Orleans House Gallery, Richmond
The education department at the gallery has built a strong reputation over the years for working with vulnerable audiences, sourcing gaps in provision and listening and responding to the needs in the community. It was this ethos that encouraged us to look at the local provision for people with dementia in the borough and to see what we could provide.
We were shocked by our discovery – 1,800 people in Richmond were living with dementia and this number was set to rise (the prediction being that there will be 1.7 million people in the UK by 2023).
In addition to this we found out that local groups were travelling to central London to access provision that was tailored for their needs as there was nothing locally they could access.
Determined to act, and eager to learn more, we investigated and found evidence about the positive health benefits art can make to people’s lives and memories.
Arts 4 Dementia’s Reawakening the Mind report demonstrated creating art could help to stimulate memory and in some occasions can slow down the process of memory loss. With these factors combined we felt we were in the perfect position to develop an artist-led programme to fill this gap and so Imagine was born.
Partnerships and funding were key to establishing a sustainable offer that was tailored to people’s needs. We developed a strong working relationship with the Alzheimer’s Society who not only advised us on how to programme for people with dementia, but put us in touch with participants, advised us on training and encouraged us to join different networks; Dementia Action Alliance, Dementia Friendly Community network and Arts4Dementia.
Internal support was equally important and this was a project that people expressed passion and enthusiasm for across departments. As a result of this all staff were trained and became “dementia-friendly” allowing Imagine to be embedded in to the organisation as a whole.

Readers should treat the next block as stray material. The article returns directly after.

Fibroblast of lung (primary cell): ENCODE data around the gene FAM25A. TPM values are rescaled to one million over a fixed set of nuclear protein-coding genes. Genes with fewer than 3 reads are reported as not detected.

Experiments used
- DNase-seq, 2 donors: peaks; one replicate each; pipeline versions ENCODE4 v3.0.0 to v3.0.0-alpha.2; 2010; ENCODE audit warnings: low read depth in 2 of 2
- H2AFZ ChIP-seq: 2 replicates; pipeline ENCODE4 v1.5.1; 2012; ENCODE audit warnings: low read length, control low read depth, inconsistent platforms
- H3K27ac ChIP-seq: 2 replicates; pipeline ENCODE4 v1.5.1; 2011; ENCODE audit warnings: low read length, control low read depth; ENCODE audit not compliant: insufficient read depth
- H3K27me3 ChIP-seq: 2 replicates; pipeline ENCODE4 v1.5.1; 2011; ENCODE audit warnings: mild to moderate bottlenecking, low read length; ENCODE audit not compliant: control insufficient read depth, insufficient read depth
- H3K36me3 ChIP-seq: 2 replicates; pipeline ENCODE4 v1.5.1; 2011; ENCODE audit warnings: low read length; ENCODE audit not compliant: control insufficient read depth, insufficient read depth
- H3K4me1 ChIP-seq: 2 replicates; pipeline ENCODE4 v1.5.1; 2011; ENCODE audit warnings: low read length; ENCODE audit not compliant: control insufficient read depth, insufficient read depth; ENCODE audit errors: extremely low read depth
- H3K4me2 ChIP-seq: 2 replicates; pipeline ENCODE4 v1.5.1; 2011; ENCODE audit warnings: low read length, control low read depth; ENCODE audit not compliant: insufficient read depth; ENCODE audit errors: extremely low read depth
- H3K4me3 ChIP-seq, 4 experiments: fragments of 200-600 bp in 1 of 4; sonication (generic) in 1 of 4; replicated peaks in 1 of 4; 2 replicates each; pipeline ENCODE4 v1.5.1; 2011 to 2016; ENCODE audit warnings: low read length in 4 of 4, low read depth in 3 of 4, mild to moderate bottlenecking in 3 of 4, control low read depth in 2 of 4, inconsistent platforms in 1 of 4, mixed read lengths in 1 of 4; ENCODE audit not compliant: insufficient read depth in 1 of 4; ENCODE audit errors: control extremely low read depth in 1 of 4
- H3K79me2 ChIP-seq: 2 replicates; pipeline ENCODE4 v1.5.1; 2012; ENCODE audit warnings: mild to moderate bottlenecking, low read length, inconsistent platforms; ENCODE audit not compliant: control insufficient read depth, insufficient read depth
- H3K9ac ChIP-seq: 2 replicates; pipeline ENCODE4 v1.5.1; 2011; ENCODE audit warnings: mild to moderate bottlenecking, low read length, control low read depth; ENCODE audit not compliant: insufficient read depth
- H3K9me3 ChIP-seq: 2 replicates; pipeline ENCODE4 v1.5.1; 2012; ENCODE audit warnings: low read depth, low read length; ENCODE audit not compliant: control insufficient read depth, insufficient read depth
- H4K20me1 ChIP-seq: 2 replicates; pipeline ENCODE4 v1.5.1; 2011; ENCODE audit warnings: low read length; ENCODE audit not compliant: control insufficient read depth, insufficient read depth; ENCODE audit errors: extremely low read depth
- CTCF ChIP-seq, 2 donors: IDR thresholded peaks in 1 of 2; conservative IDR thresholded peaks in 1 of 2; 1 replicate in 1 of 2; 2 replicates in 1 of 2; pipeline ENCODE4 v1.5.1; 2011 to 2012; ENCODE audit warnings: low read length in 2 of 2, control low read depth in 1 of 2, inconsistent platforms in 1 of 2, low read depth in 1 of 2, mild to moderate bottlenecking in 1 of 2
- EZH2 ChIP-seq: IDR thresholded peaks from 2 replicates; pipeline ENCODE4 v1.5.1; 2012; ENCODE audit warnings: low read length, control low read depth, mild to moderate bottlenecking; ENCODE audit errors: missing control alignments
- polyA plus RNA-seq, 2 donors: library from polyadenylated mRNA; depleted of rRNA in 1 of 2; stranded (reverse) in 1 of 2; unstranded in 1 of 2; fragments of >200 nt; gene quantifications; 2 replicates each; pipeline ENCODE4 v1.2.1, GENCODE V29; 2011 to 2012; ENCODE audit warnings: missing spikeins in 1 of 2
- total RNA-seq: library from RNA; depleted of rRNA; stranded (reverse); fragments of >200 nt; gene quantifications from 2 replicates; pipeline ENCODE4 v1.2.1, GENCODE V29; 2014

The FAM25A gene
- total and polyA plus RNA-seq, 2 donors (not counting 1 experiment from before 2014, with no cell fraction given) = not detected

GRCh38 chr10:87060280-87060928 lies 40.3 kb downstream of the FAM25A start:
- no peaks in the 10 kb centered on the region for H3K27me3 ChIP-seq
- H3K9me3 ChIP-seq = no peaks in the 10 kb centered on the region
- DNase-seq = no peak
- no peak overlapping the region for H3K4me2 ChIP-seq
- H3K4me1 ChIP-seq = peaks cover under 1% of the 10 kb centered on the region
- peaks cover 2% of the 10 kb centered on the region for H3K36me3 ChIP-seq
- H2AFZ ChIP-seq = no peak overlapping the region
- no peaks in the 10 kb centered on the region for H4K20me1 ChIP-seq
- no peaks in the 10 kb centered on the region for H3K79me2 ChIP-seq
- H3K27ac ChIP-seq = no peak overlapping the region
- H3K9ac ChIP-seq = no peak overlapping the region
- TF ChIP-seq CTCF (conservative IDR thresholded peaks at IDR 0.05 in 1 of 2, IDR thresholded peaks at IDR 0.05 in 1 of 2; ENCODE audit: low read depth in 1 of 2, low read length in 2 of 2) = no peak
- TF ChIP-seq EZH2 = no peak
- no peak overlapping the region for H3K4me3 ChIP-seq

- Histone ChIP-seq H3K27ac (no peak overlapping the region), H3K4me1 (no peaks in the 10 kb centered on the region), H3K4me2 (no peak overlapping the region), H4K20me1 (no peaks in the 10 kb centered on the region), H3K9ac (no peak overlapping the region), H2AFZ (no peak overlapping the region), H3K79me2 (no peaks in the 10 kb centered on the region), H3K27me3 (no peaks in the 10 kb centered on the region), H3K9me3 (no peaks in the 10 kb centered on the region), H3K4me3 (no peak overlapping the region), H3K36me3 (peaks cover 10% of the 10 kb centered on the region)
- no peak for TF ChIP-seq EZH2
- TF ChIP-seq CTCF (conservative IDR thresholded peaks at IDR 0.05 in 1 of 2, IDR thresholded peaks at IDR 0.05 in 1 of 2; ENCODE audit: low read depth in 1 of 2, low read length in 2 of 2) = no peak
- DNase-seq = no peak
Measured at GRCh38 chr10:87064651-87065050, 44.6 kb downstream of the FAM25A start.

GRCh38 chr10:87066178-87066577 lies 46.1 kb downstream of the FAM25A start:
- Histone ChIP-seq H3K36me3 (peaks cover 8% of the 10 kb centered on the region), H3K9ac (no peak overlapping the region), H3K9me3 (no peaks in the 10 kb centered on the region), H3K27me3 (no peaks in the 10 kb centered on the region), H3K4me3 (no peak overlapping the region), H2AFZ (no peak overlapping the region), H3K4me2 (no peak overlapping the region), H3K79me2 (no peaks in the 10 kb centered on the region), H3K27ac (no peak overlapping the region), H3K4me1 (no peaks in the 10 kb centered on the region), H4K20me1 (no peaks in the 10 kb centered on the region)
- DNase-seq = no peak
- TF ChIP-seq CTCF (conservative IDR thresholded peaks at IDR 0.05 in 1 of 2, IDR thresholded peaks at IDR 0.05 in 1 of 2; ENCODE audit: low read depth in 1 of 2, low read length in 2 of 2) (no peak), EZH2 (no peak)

The aim was to create something which was inspiring, challenging, interactive and easy to access. We wanted to avoid activity-based or one-off sessions that didn’t involve the learner, that we were told were traditionally put on for older audiences (usually in the form of entertainment, so performance, music, bingo, etc).
Imagine took the aspects of what we do best. Artists ran creative sessions taking inspiration from our collection or exhibitions and teach different skills and techniques.
Working with a team of trained artists we designed a programme to run in 5 session blocks at the gallery and outreach in different care homes and community centres.
An important aspect was that people with dementia attended with their carers and we worked with them all on an individual basis, allowing them to step out of their carer/cared-for roles for a couple of hours and spend time together making art away from the stresses and worries of every day life.
Each block of programmes followed a similar structure, but was then individually tailored to learners’ skills, interests and abilities. Sessions would start with a theme, subject or different medium (painting, sculpture, drawing), but then develop organically allowing learners to create things that were unique to their interests and lives.
Imagine continues to grow as does the growing need for people to access this kind of service in the borough.
The enthusiasm and feedback from participants and staff has been positive and encouraging, attracting interest from other stakeholders and hopefully potential funders.
As an organisation we are continuing to learn what works and doesn’t, how we can sustain both an art course and a lighter touch offer and how we can embed participants in to other parts of our service, such as volunteering and arts events.
One thing is for certain, Imagine is here to stay and we hope to reach more people helping to improve health and wellbeing through art.